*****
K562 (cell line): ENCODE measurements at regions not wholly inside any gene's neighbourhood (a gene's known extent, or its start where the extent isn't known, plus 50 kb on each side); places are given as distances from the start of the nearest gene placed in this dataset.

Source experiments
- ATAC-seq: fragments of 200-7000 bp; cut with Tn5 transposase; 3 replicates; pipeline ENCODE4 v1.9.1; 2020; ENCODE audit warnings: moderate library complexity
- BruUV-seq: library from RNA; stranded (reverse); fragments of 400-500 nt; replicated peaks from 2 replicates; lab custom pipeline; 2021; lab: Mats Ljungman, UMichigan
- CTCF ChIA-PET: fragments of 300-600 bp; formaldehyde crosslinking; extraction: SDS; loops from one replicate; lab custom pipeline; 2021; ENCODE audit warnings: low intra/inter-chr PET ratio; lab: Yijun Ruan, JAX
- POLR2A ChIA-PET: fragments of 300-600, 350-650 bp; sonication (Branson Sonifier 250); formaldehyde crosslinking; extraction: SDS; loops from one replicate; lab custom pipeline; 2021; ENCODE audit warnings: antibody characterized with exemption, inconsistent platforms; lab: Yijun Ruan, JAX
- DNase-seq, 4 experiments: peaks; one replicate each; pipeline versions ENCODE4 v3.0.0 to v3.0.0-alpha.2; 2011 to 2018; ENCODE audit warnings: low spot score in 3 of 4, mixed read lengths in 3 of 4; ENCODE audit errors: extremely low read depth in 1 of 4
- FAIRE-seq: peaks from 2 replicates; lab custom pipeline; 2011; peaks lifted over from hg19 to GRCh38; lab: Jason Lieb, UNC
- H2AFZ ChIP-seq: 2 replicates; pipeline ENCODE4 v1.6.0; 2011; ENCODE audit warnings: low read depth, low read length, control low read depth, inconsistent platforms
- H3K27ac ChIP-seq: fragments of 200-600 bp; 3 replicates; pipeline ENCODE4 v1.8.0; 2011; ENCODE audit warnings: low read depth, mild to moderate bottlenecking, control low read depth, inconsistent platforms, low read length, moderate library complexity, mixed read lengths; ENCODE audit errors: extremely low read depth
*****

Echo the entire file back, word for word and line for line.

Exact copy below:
K562 (cell line): ENCODE measurements at regions not wholly inside any gene's neighbourhood (a gene's known extent, or its start where the extent isn't known, plus 50 kb on each side); places are given as distances from the start of the nearest gene placed in this dataset.

Source experiments
- ATAC-seq: fragments of 200-7000 bp; cut with Tn5 transposase; 3 replicates; pipeline ENCODE4 v1.9.1; 2020; ENCODE audit warnings: moderate library complexity
- BruUV-seq: library from RNA; stranded (reverse); fragments of 400-500 nt; replicated peaks from 2 replicates; lab custom pipeline; 2021; lab: Mats Ljungman, UMichigan
- CTCF ChIA-PET: fragments of 300-600 bp; formaldehyde crosslinking; extraction: SDS; loops from one replicate; lab custom pipeline; 2021; ENCODE audit warnings: low intra/inter-chr PET ratio; lab: Yijun Ruan, JAX
- POLR2A ChIA-PET: fragments of 300-600, 350-650 bp; sonication (Branson Sonifier 250); formaldehyde crosslinking; extraction: SDS; loops from one replicate; lab custom pipeline; 2021; ENCODE audit warnings: antibody characterized with exemption, inconsistent platforms; lab: Yijun Ruan, JAX
- DNase-seq, 4 experiments: peaks; one replicate each; pipeline versions ENCODE4 v3.0.0 to v3.0.0-alpha.2; 2011 to 2018; ENCODE audit warnings: low spot score in 3 of 4, mixed read lengths in 3 of 4; ENCODE audit errors: extremely low read depth in 1 of 4
- FAIRE-seq: peaks from 2 replicates; lab custom pipeline; 2011; peaks lifted over from hg19 to GRCh38; lab: Jason Lieb, UNC
- H2AFZ ChIP-seq: 2 replicates; pipeline ENCODE4 v1.6.0; 2011; ENCODE audit warnings: low read depth, low read length, control low read depth, inconsistent platforms
- H3K27ac ChIP-seq: fragments of 200-600 bp; 3 replicates; pipeline ENCODE4 v1.8.0; 2011; ENCODE audit warnings: low read depth, mild to moderate bottlenecking, control low read depth, inconsistent platforms, low read length, moderate library complexity, mixed read lengths; ENCODE audit errors: extremely low read depth